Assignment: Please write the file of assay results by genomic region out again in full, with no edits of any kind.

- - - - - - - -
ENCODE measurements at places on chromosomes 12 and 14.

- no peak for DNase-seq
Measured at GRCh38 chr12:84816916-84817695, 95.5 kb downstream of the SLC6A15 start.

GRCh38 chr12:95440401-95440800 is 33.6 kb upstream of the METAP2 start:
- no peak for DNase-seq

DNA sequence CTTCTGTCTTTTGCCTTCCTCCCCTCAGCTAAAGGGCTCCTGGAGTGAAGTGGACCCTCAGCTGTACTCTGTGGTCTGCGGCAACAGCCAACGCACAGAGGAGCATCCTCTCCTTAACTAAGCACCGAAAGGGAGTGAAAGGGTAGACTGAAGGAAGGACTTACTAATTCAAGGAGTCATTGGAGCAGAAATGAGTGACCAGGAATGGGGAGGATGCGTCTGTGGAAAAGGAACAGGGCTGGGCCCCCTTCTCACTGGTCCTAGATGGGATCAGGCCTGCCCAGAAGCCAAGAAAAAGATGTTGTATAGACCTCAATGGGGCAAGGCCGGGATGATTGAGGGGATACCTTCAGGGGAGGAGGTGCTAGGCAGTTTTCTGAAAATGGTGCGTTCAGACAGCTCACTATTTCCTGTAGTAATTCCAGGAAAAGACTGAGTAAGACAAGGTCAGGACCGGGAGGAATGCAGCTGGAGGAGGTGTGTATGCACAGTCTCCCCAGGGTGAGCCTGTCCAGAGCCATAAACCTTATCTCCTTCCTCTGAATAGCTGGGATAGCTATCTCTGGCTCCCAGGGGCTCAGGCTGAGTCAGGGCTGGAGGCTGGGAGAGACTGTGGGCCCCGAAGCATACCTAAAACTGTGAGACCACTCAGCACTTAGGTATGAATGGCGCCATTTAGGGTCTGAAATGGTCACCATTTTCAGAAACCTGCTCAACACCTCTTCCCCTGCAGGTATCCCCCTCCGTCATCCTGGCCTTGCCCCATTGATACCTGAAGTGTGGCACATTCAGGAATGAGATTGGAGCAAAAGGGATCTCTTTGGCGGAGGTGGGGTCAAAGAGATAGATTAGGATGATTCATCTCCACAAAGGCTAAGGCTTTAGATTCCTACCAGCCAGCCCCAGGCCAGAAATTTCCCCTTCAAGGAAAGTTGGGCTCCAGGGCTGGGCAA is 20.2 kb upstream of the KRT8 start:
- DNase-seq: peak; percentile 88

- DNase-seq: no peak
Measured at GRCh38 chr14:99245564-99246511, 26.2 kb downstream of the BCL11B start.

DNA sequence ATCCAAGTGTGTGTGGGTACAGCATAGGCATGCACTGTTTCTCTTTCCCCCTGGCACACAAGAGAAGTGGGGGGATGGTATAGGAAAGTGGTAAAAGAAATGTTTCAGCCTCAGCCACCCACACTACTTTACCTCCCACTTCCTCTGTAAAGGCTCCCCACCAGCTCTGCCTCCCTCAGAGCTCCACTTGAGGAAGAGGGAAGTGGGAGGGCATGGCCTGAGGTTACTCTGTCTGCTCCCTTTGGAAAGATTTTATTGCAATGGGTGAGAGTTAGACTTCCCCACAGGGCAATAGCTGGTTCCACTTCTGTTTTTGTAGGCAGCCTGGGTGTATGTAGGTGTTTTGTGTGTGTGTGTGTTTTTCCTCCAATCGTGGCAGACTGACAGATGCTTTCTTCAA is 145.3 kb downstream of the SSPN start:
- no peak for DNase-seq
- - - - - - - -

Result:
ENCODE measurements at places on chromosomes 12 and 14.

- no peak for DNase-seq
Measured at GRCh38 chr12:84816916-84817695, 95.5 kb downstream of the SLC6A15 start.

GRCh38 chr12:95440401-95440800 is 33.6 kb upstream of the METAP2 start:
- no peak for DNase-seq

DNA sequence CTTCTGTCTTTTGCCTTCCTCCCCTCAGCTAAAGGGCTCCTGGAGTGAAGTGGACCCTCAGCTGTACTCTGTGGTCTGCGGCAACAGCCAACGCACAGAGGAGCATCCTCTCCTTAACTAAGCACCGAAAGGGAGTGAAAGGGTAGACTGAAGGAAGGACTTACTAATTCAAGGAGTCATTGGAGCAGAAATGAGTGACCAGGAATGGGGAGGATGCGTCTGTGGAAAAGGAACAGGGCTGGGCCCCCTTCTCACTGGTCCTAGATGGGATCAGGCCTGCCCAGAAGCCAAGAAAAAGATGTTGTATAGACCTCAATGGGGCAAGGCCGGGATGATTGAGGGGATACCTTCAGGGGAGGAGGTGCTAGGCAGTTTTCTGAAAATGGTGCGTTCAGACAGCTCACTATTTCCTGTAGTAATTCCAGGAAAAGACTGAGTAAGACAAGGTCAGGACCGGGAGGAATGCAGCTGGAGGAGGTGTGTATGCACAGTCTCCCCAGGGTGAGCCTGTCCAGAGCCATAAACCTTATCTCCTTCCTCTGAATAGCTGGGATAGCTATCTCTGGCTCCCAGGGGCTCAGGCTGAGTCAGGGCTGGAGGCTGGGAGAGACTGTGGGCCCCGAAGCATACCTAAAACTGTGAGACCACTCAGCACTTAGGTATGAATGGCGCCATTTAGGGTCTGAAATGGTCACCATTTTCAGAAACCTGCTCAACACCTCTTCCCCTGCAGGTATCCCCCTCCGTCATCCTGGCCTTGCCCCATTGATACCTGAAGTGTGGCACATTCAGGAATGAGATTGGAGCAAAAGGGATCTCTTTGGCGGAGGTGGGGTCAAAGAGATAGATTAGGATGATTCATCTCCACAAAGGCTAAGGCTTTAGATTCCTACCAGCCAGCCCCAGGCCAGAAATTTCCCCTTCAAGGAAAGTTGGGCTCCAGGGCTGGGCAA is 20.2 kb upstream of the KRT8 start:
- DNase-seq: peak; percentile 88

- DNase-seq: no peak
Measured at GRCh38 chr14:99245564-99246511, 26.2 kb downstream of the BCL11B start.

DNA sequence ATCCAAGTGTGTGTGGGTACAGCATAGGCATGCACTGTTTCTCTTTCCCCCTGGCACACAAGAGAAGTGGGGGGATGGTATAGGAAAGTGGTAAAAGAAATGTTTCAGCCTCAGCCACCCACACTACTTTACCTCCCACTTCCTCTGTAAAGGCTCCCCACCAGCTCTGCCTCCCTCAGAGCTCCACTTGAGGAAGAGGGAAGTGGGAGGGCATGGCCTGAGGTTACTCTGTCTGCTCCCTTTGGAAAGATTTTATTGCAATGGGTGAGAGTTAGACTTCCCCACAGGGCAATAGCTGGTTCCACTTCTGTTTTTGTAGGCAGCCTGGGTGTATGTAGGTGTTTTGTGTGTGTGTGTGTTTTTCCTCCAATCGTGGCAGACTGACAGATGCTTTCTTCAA is 145.3 kb downstream of the SSPN start:
- no peak for DNase-seq